It used to be the either poor or unscrupulously cheap of us would buy pirated CDs or DVDs off the street (count me among them). But you got what you paid for – shitty sound quality, or camcorder fumbles and audience members ambling in front of the camera.
So there was an understandable price differential – less money for low quality, or more money (full price) for high quality.
Then came online sales of CDs and DVDs, on sites like Amazon & Buy.com. They fit nicely into this price scheme too – you’d get a discount on Amazon or Buy.com, but you’d lose the immediacy of the purchase. You’d have to wait several days for your CD or DVD to arrive.
So we had:
- High quality & immediate – Retail – Highest price
- High quality + delay – Buying online – Medium price
- Low quality + a little work – Bootleg – Lowest price
Makes sense, right?
Now, with the download of streamable media like music, TV shows and movies, this perfectly reasonable price:quality structure has been turned on its head.
Let’s see – I can download:
- a movie for $3.99 off iTunes; their assy format occupies 3GB for a 2hr movie, and it’s choppy/stilted when watching on my desktop; downloading a movie takes about 2 hrs on my DSL connection
- a movie for free off BitTorrent; the formats use (which, admittedly, typically involve downloading an esoteric codec or two) typically less than 1GB for a 2hr movie, and the quality is stupendous – high-quality with smooth playback; downloading time is typically less than half an hour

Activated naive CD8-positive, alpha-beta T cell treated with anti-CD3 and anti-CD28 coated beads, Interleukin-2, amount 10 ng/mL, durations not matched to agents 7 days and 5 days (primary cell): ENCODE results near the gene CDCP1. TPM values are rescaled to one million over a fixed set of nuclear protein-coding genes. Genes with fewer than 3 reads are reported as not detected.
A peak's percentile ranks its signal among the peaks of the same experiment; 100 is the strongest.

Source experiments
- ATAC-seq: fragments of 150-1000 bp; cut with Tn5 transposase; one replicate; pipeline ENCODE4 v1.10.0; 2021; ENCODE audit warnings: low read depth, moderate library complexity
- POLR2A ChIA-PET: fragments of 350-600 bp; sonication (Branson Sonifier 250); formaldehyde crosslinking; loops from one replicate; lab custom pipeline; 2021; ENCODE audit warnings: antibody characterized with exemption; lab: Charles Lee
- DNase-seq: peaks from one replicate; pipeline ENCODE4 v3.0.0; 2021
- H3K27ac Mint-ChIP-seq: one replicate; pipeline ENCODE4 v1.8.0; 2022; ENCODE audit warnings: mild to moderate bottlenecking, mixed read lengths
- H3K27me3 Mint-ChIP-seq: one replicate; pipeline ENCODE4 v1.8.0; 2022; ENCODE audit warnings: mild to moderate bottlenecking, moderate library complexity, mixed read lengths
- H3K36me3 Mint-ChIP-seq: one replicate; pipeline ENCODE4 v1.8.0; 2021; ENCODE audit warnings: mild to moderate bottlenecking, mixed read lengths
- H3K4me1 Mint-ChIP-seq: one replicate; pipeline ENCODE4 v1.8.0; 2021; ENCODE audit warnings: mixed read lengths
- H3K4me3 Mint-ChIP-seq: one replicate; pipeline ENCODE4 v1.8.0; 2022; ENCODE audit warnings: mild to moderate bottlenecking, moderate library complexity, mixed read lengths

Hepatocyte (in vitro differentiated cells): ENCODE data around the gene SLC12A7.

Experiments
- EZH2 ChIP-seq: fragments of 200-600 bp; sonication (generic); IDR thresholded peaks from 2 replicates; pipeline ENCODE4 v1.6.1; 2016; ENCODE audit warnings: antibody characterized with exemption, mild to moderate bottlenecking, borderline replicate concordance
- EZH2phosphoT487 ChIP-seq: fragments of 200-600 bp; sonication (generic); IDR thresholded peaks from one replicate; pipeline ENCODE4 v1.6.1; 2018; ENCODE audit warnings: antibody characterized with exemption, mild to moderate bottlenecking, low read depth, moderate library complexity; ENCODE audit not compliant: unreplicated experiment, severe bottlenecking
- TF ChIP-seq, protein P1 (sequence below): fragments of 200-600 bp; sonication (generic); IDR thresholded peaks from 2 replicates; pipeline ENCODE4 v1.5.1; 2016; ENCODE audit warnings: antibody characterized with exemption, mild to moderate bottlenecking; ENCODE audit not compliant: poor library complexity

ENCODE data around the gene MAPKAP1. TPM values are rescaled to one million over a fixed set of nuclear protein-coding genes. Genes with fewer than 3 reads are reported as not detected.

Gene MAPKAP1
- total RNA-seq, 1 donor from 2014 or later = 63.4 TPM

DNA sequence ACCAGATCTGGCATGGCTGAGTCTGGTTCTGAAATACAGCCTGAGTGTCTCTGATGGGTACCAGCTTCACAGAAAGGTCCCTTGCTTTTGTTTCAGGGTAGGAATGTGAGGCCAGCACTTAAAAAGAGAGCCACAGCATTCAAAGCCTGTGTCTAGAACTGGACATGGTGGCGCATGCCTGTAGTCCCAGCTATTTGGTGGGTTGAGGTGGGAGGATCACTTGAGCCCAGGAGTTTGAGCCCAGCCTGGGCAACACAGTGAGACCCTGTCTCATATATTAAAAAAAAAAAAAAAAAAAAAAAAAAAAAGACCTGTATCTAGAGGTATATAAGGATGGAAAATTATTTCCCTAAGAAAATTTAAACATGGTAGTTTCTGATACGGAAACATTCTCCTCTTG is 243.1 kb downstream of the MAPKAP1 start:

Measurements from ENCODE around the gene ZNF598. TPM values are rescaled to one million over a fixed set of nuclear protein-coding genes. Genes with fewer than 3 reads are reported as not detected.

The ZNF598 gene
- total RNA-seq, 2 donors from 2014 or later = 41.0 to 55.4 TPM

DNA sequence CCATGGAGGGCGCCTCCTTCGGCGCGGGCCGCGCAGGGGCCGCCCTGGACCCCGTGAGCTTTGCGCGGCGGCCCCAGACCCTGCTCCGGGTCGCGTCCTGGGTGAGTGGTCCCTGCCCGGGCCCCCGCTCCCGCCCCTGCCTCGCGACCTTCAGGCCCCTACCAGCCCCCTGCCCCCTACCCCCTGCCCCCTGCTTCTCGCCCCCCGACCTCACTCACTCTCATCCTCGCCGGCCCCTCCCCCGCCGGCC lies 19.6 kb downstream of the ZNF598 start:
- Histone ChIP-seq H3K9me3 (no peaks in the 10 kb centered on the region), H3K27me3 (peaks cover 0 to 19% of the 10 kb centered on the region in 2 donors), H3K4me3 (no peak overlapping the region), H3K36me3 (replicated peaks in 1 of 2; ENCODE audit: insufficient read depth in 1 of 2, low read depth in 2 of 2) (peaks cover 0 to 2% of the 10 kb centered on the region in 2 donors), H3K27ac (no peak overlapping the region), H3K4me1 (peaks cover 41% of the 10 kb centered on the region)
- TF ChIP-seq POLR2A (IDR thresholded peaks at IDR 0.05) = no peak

What happened to “you get what you pay for”?
Fuck that. I don’t care whose fault this is; iTunes is a horrible value proposition.
As far as I’m concerned, ABC.com is the only one that seems to get it right. They broadcast their popular shows in their full-episode versions using a player that somehow transmits an HD-quality image over our weak DSL line. They monetize by showing ads 3-4 times during the course of an hour-long broadcast. Fair? Sure!
My boyfriend has watched about 30 ABC show episodes over the past week, and watches the ads since they’re short (30 seconds) and impossible to skip over unlike with Tivo.
The other TV networks can continue to operate under a prehistoric mindset with respect to digital media and online transmission. I’ll continue to use BitTorrent, and so will tens of millions of others.